GROTON -- A week before fall Town Meeting, developers proposing to rebuild the former Groton Inn were given a boost when the Historic Districts Commission voted to support their concept plan.
The decision came after the latest presentation of the plan at the commission's meeting Tuesday.
Chris Ferris and Richard Cooper of 128 Main Street LLC, the developers involved in rebuilding the historic landmark that was destroyed by fire, detailed changes to the concept plan made in response to an earlier meeting with the HDC.
This time, the focus fell on landscaping, with more emphasis on screening between the 128 Main St. property and abutters at Lawrence Academy and Boynton Meadows.
A major alteration to the architectural design of the proposed inn would include a view from inside the front entranceway, along a new path leading to an outdoor garden area and a view of Gibbet Hill beyond.
The new courtyard in the rear of the inn would be used for outdoor functions with wings beyond holding visitor cottages to the west and long-term rental units in the shape of townhouses to the east.
The landscaping plan, including breaking up the project's 93 parking spaces into separate, secluded lots, is designed to "soften" the look of what some have worried might be too much activity proposed for the downtown space.
Ferris and Cooper entered into a purchase and sales agreement with landowner George Pergantis to buy the 8.5-acre lot that straddles the heart of downtown. They have proposed to rebuild the Groton Inn to resemble the original as closely as possible.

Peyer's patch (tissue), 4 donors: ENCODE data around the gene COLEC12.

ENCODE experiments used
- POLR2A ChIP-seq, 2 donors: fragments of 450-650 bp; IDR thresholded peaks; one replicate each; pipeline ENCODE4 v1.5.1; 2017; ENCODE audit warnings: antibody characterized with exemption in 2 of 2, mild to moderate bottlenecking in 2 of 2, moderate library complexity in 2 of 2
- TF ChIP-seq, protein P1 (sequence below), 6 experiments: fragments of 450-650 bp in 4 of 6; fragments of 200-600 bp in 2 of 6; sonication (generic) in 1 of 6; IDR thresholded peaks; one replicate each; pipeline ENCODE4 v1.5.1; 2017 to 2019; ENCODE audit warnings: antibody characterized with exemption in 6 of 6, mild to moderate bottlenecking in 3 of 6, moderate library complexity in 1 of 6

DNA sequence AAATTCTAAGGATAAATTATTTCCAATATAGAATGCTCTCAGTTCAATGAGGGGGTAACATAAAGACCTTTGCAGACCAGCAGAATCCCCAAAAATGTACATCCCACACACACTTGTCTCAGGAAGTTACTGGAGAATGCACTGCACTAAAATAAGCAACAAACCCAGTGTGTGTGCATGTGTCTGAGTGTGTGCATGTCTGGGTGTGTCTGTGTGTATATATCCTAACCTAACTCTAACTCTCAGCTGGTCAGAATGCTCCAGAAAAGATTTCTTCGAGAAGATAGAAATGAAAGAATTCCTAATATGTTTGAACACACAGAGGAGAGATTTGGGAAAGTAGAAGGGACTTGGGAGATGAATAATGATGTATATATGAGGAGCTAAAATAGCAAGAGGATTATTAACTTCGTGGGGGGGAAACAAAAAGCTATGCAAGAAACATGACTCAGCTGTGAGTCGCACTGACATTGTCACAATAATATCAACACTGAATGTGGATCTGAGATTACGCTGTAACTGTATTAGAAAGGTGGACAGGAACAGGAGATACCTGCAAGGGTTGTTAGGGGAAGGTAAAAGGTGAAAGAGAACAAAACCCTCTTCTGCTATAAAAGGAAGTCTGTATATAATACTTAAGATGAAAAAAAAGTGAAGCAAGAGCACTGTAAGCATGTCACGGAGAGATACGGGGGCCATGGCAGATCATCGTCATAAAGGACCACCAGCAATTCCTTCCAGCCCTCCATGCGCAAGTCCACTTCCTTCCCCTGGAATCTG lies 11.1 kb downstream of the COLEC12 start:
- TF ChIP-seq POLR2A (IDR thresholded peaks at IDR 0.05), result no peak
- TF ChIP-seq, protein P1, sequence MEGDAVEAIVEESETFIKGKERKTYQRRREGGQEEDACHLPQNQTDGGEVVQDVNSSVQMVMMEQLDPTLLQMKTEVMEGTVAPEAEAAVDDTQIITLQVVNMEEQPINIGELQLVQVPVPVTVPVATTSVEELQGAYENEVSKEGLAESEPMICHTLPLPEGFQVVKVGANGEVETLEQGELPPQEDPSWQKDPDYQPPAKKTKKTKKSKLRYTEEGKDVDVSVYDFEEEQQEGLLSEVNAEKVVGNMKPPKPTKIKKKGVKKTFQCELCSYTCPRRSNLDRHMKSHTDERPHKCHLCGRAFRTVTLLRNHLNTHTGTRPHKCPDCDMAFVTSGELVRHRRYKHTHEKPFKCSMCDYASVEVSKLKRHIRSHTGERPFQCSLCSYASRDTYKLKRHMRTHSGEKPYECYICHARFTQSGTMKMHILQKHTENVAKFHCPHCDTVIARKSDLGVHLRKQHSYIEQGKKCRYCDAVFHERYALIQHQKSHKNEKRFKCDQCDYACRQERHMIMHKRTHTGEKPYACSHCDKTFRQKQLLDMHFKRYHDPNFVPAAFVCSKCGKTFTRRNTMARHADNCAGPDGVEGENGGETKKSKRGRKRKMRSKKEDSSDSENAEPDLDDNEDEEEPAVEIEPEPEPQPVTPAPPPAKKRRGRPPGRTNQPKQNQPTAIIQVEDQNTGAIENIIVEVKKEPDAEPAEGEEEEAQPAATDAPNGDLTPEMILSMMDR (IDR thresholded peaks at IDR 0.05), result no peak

In addition to the 51,208-square-foot, 24-room inn building, the initial concept plan presented to commissioners at a meeting Sept. 17 also included a number of separate living units to be constructed behind the inn.
For those, a dozen units would be built where the property's current carriage house is and be rented to tenants on a long-term basis.
On the opposite side of the property, the remainder of the planned cottages would be built in two phases, with the pace of construction depending on how good business is. The first phase would include creation of another half-dozen cottages to be rented on a short-term basis, the same as any room in the inn would be.
Beside the new inn building, which would also include a 50-seat restaurant, a new carriage house would be built with a caretaker's residence on an upper floor.
Architect Peter Pitman told commissioners Tuesday that it was his intention to recreate the front elevations of the new building to mimic one of several earlier periods in the original inn's history.
"If you could hire the building's original architects in this day and age to work on it, that's the approach we're taking," said Pitman.
Pitman said to maintain the building's historic facade, careful attention would be made to grading so that modern necessities of accessibility, safety features and utilities could be accommodated without being visible from Main Street; an important consideration for the HDC.
"It's starting to take some form," said Commission Chairman Daniel Barton of the presentation. "It's heading in a positive direction."
128 Main Street LLC consultant John Amaral asked the board for more visible support for the concept plan at Town Meeting.
Amaral said developers had previously met with Town Manager Mark Haddad, Town Planner Michelle Collette and others who expressed support for the plan.
But wary that Town Meeting might misconstrue the commission's support for the concept plan as approval, Barton was at first reluctant to give such a recommendation.
However, when Commissioner Richard Chilcoat reminded him the HDC had taken similar action in the past, it was decided that a letter be drawn up expressing support for the concept plan but with wording that carefully noted the difference between support and approval.
If passed at Town Meeting, the plan would still have to be reviewed by the town's land-use boards, including the HDC, before a final version was approved.
Fall Town Meeting is Oct. 21.